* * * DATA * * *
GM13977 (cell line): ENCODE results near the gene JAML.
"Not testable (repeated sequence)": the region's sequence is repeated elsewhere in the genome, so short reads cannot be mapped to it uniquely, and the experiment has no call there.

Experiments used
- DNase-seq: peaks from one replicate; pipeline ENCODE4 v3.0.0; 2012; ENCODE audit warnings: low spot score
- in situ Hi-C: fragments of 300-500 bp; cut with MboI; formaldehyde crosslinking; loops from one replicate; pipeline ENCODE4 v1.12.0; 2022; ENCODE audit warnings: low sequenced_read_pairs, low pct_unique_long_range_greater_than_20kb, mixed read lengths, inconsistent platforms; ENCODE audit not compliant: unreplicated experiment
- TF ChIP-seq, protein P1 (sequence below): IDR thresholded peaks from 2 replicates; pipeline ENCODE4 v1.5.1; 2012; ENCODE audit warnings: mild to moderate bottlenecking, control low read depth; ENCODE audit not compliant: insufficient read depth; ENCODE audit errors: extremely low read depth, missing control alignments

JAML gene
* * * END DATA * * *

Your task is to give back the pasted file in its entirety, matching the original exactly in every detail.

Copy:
GM13977 (cell line): ENCODE results near the gene JAML.
"Not testable (repeated sequence)": the region's sequence is repeated elsewhere in the genome, so short reads cannot be mapped to it uniquely, and the experiment has no call there.

Experiments used
- DNase-seq: peaks from one replicate; pipeline ENCODE4 v3.0.0; 2012; ENCODE audit warnings: low spot score
- in situ Hi-C: fragments of 300-500 bp; cut with MboI; formaldehyde crosslinking; loops from one replicate; pipeline ENCODE4 v1.12.0; 2022; ENCODE audit warnings: low sequenced_read_pairs, low pct_unique_long_range_greater_than_20kb, mixed read lengths, inconsistent platforms; ENCODE audit not compliant: unreplicated experiment
- TF ChIP-seq, protein P1 (sequence below): IDR thresholded peaks from 2 replicates; pipeline ENCODE4 v1.5.1; 2012; ENCODE audit warnings: mild to moderate bottlenecking, control low read depth; ENCODE audit not compliant: insufficient read depth; ENCODE audit errors: extremely low read depth, missing control alignments

JAML gene